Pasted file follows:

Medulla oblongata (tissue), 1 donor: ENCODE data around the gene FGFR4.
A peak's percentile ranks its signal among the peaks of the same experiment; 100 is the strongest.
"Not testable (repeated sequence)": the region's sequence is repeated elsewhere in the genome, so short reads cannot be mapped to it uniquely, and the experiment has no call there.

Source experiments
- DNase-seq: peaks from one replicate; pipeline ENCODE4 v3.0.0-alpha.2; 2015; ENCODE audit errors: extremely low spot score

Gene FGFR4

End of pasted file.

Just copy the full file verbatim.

Medulla oblongata (tissue), 1 donor: ENCODE data around the gene FGFR4.
A peak's percentile ranks its signal among the peaks of the same experiment; 100 is the strongest.
"Not testable (repeated sequence)": the region's sequence is repeated elsewhere in the genome, so short reads cannot be mapped to it uniquely, and the experiment has no call there.

Source experiments
- DNase-seq: peaks from one replicate; pipeline ENCODE4 v3.0.0-alpha.2; 2015; ENCODE audit errors: extremely low spot score

Gene FGFR4